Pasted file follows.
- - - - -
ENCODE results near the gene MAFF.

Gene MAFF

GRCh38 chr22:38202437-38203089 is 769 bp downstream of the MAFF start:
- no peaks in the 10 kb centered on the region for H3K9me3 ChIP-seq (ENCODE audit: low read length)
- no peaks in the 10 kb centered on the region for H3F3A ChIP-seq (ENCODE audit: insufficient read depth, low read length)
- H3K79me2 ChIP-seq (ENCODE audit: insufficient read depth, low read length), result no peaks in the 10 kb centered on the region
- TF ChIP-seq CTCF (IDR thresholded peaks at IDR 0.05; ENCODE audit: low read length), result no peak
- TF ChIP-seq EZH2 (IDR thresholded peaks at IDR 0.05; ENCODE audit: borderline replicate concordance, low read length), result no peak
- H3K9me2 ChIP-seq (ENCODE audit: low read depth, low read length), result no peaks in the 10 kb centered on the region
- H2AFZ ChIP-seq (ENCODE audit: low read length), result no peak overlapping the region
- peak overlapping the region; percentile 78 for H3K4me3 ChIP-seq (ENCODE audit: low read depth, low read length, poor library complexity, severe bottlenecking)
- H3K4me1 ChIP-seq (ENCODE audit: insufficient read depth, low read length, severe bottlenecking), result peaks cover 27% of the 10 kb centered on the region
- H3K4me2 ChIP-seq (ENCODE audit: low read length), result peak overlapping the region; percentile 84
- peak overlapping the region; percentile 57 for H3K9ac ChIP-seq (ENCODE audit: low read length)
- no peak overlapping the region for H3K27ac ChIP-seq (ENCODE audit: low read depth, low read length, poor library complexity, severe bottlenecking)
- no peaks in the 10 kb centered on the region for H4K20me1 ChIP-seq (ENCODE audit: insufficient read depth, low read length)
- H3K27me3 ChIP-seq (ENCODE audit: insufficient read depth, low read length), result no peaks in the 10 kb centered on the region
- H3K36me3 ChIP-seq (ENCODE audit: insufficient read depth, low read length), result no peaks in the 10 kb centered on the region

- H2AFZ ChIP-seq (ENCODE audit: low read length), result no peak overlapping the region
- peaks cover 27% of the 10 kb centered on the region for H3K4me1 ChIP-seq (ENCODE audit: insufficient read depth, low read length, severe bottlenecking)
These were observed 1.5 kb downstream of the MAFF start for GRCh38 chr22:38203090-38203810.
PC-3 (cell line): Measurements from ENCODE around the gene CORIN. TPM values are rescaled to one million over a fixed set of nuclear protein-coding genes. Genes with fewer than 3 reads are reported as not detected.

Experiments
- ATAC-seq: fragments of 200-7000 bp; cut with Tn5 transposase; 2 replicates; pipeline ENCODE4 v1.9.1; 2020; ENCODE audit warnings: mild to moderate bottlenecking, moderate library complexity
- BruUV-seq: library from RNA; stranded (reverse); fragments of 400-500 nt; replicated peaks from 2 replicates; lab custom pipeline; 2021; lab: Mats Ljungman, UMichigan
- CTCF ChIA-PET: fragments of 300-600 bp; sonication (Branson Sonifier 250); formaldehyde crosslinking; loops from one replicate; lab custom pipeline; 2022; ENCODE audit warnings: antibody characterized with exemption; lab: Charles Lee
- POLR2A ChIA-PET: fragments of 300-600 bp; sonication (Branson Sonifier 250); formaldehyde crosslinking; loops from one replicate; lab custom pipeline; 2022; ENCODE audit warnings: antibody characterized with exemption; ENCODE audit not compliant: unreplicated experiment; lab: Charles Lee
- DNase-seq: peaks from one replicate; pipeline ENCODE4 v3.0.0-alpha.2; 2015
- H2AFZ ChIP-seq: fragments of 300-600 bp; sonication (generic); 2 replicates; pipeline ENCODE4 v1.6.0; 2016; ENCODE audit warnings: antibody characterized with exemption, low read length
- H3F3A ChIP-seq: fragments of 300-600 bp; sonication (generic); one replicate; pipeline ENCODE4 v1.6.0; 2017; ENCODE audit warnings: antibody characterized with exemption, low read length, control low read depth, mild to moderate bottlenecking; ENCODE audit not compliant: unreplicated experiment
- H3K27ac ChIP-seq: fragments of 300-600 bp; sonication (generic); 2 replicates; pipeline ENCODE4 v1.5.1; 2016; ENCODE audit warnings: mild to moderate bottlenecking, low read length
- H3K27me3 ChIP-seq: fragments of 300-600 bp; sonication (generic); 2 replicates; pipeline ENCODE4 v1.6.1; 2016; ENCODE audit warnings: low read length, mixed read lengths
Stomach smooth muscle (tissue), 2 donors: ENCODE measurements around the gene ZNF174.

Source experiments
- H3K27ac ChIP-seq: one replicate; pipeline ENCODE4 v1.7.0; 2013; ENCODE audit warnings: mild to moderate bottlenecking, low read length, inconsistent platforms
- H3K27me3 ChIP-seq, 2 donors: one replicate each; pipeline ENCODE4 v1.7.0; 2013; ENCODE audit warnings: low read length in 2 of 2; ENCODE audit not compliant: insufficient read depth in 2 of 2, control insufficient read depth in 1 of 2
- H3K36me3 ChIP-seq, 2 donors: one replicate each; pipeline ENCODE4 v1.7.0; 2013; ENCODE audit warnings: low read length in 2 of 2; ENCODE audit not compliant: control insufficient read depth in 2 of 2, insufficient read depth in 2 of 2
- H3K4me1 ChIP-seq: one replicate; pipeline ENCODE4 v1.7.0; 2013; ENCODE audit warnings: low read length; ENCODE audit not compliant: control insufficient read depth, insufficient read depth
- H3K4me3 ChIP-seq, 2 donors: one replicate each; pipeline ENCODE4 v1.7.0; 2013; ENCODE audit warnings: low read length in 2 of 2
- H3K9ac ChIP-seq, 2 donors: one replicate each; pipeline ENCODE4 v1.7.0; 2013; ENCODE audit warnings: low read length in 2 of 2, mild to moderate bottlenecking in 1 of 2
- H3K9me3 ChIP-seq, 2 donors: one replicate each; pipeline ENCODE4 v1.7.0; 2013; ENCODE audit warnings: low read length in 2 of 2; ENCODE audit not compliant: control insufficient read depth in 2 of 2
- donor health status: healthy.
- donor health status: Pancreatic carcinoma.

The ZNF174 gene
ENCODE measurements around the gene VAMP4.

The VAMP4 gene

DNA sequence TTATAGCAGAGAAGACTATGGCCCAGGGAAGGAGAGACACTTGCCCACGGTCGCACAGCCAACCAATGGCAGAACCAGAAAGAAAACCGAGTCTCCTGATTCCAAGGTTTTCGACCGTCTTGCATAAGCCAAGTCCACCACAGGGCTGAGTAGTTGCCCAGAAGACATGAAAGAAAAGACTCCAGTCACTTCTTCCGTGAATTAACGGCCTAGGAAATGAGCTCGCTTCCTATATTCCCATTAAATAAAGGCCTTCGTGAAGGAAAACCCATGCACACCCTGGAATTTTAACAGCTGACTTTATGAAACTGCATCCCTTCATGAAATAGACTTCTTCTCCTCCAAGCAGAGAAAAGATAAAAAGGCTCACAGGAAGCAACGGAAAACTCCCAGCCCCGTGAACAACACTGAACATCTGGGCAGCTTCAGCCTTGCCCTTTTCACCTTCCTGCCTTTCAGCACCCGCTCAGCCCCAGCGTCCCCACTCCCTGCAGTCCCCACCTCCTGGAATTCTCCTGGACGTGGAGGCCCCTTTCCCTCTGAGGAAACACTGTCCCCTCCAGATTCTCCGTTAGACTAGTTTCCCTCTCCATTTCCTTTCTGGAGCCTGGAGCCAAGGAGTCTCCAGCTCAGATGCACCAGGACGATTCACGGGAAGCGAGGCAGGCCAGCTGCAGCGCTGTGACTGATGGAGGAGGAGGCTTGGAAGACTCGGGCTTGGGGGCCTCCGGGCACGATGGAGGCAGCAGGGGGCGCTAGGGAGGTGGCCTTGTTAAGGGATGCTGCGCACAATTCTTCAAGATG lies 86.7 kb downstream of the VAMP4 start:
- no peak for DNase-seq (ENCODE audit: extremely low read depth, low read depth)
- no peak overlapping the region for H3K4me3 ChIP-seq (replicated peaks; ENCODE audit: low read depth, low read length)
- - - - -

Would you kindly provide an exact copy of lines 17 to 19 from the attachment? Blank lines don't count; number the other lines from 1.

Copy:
- H3K27me3 ChIP-seq (ENCODE audit: insufficient read depth, low read length), result no peaks in the 10 kb centered on the region
- H3K36me3 ChIP-seq (ENCODE audit: insufficient read depth, low read length), result no peaks in the 10 kb centered on the region

- H2AFZ ChIP-seq (ENCODE audit: low read length), result no peak overlapping the region